As Tom Mandala leaned out of the fifth-floor window of his burning apartment building in Johannesburg early Thursday, it felt as if the only decision left to make was how to die.
He could turn around and dash for the stairs, but he would surely be overcome by the thick smoke and scorching flames, he figured. Or he could leap out of the window and end up splattered on the sidewalk below.
The second option, he thought, would be the best way to ensure that his family back in Malawi would be able to recover his body. So, after about five minutes of agonizing deliberation, Mr. Mandala, 26, jumped.
“I was thinking nothing,” he said of the moment when he soared through the air.
Landing on his feet sent a rush of pain into his lower legs so sharp that tears began to flow, he said. His right ankle was broken, and his left leg badly injured. But he was alive.
Mr. Mandala was among the lucky survivors of a fire that killed at least 74 people and injured dozens of others on Thursday, one of the deadliest residential blazes in South Africa’s history. The derelict building in downtown Johannesburg had been taken over by informal landlords to become a sprawling settlement that was a port of last resort for hundreds of struggling South Africans and immigrants searching for a break in one of Africa’s most advanced economies.
As investigators sorted through the ashen rubble on Friday, more details emerged about the chaotic, horrifying conditions inside a building that city officials said was so unsafe that it should not have been occupied in the first place. The building had been “hijacked” by criminals who extorted money from the working poor who could not afford formal housing, officials have said.
Interviews with survivors who lived in the building revealed that even though the city-owned property was not a formal apartment, it operated like one, with residents paying monthly rent to people they called landlords.
On Friday morning, Abdul Manyungwa, a local business owner and Malawi native who has lived in South Africa for 11 years, was at the scene gathering contact information from the building’s surviving residents to try to help arrange shelter for them. Most were from Malawi, he said, a sliver of a southern African nation that has among the highest rates of poverty in the world, according to the World Bank. Others were from South Africa, and a few from Zimbabwe and Tanzania.
Although many of the residents were immigrants, the people they were paying their rent to appeared to be South African. Several residents described their landlords as men who spoke isiZulu, the mother language of South Africa’s Zulu people. They paid rent ranging from 600 rand ($32) to 1,800 rand per month, depending on the size of their families, and that included electricity and water provided through illegal connections.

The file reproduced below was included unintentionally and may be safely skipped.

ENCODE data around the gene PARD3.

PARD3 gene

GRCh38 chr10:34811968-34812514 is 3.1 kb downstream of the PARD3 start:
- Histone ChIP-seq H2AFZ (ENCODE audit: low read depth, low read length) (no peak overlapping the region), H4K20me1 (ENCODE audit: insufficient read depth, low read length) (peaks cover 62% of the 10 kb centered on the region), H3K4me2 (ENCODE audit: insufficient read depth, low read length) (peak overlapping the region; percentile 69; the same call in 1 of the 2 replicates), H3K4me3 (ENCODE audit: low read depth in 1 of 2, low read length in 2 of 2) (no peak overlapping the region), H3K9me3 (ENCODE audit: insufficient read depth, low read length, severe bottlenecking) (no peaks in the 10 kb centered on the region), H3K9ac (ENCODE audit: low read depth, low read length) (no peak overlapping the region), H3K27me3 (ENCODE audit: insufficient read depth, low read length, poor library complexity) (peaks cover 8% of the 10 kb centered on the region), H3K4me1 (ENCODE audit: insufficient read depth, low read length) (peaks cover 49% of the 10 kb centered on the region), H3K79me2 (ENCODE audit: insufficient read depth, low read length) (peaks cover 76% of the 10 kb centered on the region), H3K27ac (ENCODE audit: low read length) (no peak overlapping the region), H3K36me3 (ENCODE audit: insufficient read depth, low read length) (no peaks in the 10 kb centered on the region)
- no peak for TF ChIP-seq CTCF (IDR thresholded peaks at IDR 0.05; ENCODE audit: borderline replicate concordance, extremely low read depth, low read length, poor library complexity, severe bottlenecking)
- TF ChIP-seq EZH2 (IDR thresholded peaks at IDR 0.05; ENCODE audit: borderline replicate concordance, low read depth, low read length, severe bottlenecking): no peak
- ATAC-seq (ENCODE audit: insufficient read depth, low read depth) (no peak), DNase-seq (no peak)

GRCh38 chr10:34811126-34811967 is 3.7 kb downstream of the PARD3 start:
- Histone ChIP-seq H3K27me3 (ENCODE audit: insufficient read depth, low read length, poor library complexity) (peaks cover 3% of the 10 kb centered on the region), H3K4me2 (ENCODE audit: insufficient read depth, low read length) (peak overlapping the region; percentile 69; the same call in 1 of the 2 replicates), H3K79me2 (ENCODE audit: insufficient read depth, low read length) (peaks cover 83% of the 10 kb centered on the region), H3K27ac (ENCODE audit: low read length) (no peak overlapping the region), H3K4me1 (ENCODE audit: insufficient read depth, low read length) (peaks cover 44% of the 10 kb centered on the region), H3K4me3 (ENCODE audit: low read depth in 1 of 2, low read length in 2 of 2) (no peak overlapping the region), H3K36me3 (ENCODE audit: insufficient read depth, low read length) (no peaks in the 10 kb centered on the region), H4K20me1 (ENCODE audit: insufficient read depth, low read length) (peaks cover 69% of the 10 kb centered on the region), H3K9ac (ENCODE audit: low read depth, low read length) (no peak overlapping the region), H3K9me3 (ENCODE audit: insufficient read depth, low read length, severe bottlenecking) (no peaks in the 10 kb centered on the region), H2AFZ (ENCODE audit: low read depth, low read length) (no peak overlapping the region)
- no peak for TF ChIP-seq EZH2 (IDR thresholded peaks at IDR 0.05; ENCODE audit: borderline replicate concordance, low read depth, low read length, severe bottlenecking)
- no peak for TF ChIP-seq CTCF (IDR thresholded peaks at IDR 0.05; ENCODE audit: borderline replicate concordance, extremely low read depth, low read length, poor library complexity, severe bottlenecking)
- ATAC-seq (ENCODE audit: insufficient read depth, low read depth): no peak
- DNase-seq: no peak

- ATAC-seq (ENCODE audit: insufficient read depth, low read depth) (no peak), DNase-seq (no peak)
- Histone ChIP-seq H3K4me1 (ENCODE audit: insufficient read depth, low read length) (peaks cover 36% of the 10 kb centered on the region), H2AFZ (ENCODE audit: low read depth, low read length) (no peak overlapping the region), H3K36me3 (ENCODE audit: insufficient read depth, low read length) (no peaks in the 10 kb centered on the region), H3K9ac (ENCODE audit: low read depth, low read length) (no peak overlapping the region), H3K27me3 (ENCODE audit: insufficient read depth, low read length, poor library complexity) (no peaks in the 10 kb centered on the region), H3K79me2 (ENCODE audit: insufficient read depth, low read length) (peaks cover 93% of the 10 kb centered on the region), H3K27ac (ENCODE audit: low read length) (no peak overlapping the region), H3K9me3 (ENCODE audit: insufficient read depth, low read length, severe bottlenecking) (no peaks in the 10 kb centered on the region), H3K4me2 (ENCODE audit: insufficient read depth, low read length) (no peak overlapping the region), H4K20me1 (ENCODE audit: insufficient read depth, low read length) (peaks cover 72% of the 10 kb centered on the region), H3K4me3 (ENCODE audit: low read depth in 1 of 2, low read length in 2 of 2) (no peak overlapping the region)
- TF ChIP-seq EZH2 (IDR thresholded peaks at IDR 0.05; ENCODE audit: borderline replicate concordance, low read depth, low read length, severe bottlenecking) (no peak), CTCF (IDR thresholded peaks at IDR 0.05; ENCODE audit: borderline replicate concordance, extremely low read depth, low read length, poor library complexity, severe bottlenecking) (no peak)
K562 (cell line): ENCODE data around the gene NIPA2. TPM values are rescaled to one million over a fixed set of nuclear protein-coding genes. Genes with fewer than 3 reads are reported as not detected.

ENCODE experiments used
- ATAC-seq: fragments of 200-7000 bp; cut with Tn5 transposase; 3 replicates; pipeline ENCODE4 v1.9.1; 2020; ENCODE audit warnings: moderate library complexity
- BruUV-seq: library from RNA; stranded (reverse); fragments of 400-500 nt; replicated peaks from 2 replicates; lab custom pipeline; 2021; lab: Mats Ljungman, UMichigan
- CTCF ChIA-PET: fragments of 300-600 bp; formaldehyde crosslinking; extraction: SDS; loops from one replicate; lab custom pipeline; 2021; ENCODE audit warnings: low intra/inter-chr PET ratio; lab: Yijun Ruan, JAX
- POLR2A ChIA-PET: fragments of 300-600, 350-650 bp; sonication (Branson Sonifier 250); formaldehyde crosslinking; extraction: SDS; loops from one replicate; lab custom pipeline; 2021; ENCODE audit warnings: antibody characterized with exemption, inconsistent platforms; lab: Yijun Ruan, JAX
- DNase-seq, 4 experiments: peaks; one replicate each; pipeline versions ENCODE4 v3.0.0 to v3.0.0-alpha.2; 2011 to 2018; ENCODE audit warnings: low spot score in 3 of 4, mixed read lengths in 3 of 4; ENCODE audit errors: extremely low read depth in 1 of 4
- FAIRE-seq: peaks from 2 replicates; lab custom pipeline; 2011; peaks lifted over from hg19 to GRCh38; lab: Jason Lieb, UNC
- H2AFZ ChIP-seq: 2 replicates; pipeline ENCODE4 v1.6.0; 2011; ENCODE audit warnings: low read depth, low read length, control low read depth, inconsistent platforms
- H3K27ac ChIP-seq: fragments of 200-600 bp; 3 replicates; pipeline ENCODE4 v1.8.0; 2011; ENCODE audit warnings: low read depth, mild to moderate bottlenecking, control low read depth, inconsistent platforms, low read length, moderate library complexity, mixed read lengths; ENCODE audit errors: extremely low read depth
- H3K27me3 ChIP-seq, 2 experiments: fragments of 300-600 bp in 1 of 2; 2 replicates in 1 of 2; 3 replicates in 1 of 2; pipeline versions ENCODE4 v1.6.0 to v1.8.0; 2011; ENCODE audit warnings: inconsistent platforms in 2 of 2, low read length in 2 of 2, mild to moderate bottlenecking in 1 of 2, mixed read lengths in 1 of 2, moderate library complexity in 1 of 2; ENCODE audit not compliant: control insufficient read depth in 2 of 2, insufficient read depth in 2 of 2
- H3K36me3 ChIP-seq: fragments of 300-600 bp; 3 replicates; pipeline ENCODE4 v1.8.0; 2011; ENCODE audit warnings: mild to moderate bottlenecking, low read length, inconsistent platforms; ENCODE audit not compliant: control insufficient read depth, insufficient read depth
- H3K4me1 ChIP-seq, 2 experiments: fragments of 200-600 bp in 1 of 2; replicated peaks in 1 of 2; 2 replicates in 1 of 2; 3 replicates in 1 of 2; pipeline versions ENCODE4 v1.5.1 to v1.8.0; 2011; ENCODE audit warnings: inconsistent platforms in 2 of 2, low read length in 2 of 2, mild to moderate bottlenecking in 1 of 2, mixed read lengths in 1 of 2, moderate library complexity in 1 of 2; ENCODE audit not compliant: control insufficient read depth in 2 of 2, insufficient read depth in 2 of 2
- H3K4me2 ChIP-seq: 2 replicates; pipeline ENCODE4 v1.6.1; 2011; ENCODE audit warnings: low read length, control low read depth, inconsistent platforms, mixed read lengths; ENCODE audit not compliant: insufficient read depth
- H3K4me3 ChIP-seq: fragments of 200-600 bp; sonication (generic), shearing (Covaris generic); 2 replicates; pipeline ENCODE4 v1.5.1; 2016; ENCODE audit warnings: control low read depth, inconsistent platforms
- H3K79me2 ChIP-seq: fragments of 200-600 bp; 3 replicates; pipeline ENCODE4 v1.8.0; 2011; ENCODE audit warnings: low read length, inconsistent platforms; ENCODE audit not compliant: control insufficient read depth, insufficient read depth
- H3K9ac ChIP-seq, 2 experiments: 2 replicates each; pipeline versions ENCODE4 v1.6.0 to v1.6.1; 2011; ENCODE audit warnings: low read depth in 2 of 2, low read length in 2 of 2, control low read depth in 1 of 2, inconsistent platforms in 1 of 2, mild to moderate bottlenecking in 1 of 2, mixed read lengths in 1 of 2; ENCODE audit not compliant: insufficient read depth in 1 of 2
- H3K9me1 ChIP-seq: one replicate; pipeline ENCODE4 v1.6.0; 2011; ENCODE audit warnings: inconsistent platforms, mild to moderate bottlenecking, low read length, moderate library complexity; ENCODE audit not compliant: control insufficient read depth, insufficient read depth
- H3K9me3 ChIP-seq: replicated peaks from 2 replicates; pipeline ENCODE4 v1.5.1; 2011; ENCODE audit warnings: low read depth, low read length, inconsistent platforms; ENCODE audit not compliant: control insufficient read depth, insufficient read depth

Residents and city officials described a building that was a firetrap. There were no fire exits or sprinklers. Rooms were subdivided with cardboard and sheets, and some residents lived in dozens of tin shacks constructed inside the building in an open space on the ground floor.
The authorities have said that many of the fire’s victims were trapped behind a locked gate, and Mr. Mandala said there was such a gate at the bottom of the stairwell leading to the ground floor. He did not have a key, so every time he wanted to leave the building, he had to wait for someone with a key to open it.
Despite the drab conditions, he said, the building had been a blessing for him.
He moved to South Africa a year ago after his efforts to find work as a police officer and teacher in Malawi failed. He had heard of other Malawians coming to South Africa and earning enough to build nice homes, so he figured he could follow the same path.
But when he arrived, he found it just as much of a struggle to earn a living in South Africa, an economic powerhouse on the continent. He worked selling cellphone accessories, a job that paid 2,000 rand ($107) a month. He initially lived in a building where he had his own bed and paid rent of 1,500 rand a month.
Mr. Mandala said he had found out about the building where Thursday’s fire broke out from a co-worker and, three months ago, moved into a room there that he shared with four other Malawians. The five of them shared two beds, and he paid 600 rand a month.
With the reduced rent, life was still hard but was much more comfortable, he said.
Until Thursday morning, when a roommate lying next to him jolted him awake. When he opened the door to their apartment, he was overcome by smoke in the hallway, he said. So he broke open the window and peered out.
Only four of them were home at the time, Mr. Mandala said. He encouraged his roommates to jump out the window as well. One of them followed, and he, too, survived. The two who did not, Mr. Mandala said, remain missing.